What happens when a storytime guest doesn’t make it? Bug Storytime!
Everyone should have a storytime in their bag, so to speak, ready for unplanned events whether at your own library or at another location. This is one of the storytime plans I keep handy and it works nicely. Who doesn’t love bugs?
We started with the song cube. It provides instant singing and moving ideas, regardless of the theme, and invites the kids to be actively involved in storytime. It is also a great icebreaker for new families that aren’t quite sure what to do with themselves at the beginning.
Next we talked about bugs and insects and bugs that aren’t insects (arachnids for example). Kids were a little sad when I told them spiders were bugs, but not actually insects, which made me break into song (Itsy Bitsy Spider, of course). The kids quickly followed along! To keep the smiles going, we also sang the opposite, Biggy Wiggy Spider using our whole bodies.
We read three books this week, but there are many more that would work well for this storytime. Most of them are common in any library collection so you can find something at the last minute.
Insect by L A Mound (DK Publishing, 2004)
This book offers great illustrations for talking about the common anatomical features of insects. Any nonfiction title that offers high quality photographs works well.
Ladybug Girl by Jacky Davis and David Soman (Dial Books for Young Readers, 2008)
This book, and the several related titles, are popular with both girls and boys. Each title shows ladybug girl using her imagination and dealing with the emotional aspect of childhood experienced by many kids.
This book’s rhyming text and bright images make for a fun read. As a group we enjoyed playing versions of I Spy… a blue bug or a flying bug, for example. Instead of kids running up to point to the bug, I asked them to use their words to describe for the rest of us where the bug was on the page.
The Very Hungry Caterpillar by Eric Carle (Philomel Books, 1987)
A timeless book that kids love and delight in being able to predict the story and read along.
Why Mosquitoes Buzz in People’s Ears: A West African Tale by Verna Aardema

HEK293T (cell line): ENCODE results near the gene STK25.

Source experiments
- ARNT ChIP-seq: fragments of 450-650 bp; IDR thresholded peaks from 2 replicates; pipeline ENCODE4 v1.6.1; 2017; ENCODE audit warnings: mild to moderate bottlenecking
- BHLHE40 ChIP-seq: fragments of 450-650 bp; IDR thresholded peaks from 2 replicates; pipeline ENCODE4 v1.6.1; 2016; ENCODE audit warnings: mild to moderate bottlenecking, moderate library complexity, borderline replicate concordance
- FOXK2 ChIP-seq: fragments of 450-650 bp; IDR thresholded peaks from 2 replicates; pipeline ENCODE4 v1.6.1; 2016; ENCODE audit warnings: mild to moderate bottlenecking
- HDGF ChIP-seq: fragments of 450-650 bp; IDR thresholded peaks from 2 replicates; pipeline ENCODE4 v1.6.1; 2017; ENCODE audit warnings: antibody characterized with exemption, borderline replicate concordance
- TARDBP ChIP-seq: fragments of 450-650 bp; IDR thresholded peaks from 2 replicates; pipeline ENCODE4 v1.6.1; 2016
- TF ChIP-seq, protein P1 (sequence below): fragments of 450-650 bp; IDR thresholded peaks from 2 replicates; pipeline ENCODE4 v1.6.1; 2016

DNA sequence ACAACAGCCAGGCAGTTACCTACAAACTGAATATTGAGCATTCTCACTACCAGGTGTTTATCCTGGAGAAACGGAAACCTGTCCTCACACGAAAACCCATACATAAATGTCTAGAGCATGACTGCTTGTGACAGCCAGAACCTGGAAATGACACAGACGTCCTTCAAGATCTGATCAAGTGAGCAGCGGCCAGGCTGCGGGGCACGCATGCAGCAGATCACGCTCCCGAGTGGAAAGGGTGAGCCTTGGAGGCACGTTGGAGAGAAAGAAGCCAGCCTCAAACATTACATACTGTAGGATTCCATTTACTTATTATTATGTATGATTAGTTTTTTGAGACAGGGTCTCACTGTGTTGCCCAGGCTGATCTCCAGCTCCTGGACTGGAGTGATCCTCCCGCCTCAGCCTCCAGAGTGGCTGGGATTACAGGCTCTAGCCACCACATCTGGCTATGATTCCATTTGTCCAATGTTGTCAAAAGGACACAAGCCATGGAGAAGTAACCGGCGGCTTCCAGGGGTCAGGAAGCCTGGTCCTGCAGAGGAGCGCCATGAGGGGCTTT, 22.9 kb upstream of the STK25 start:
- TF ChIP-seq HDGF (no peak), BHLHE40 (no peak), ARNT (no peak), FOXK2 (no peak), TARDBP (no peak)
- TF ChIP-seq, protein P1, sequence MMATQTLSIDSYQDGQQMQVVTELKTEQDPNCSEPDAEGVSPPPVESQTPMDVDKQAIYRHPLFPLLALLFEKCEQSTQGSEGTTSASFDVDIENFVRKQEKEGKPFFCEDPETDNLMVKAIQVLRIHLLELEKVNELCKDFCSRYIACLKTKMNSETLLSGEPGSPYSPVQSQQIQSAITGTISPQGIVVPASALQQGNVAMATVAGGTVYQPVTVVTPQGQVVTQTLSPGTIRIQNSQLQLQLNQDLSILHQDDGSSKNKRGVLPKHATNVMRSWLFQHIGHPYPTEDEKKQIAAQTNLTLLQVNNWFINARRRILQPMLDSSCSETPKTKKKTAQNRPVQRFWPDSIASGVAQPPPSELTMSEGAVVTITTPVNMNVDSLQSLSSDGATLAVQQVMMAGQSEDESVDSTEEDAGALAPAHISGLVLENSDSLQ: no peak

Butterfly Butterfly: A Book of Colors by Petr Horacek
I Love Bugs! by Emma Dodd
Beetle Bop by Denise Fleming
Can You Make a Scary Face? by Jan Thomas
The Very Busy Spider by Eric Carle
Alphabet of Insects story app by Oceanhouse Media in collaboration the Smithsonian could be read in parts on a large screen
In between stories we played a game of Simon Says, bug style. I found the idea on Jbrary’s Bug and Insects Storytime Pinterest Board (check out the board for other related storytime reads and songs). I couldn’t find the actual cards seen on the board, but I had time to make my own quickly using clip art. The game was quite a hit and got us all moving in creepy crawly ways.
We also danced around the children’s library to the Caterpillar Conga by Tim Russ & Jedda Roskilly from their Bugsters Tunes & Tales album (played on my iPhone and broadcast on portable speakers).
We had three stations this week that were easy to put together with items I keep on hand.
Tinker Lab has a nice write up about this craft and I used a modified version of the project based on the materials I found in my craft stash.
black ink pads (2)
thin black pens
watercolor paper (card stock will work) cut into 1/4 page (or postcard size pieces)
sink nearby or wet cloths to wipe ink’d fingers
Butterfly Sensory Tub
I like to include activities that offer experiences, but not always a take home product. Sensory tubs are always popular with a wide range of ages and I love the bug spin on this one from No Time for Flash Cards. Noodles need to be prepared in advance with time to dry overnight. This activity could be used in a bug storytime, color storytime, or anytime!
Rimmed cookie sheets
Penne pasta (not dyed)
Plastic dish tubs
Measuring cups or other small cups
I invited kids and caregivers to sort the butterflies by color using these colored plates from Ikea, spoons, and measuring cups. You could also use play tongs. Most kids just played with the noodles using their hands, but some took on the sorting challenge.
Snail on a Leaf
I did offer another craft station at which kids could make simple snails. Having multiple stations at storytime can be a lot of action and prep sometimes, but with large crowds and small tables, a third activity provides additional options to address different interests and prevent waiting. I found this craft at Art For Young Children.
Lightweight paper in several different colors for snail
Green paper for leaves (could be lightweight or heavyweight paper)
snail and leaf template from Art for Young Children (I copied the template on to the colored paper before storytime)
Crayons and markers for adding color and decoration (optional)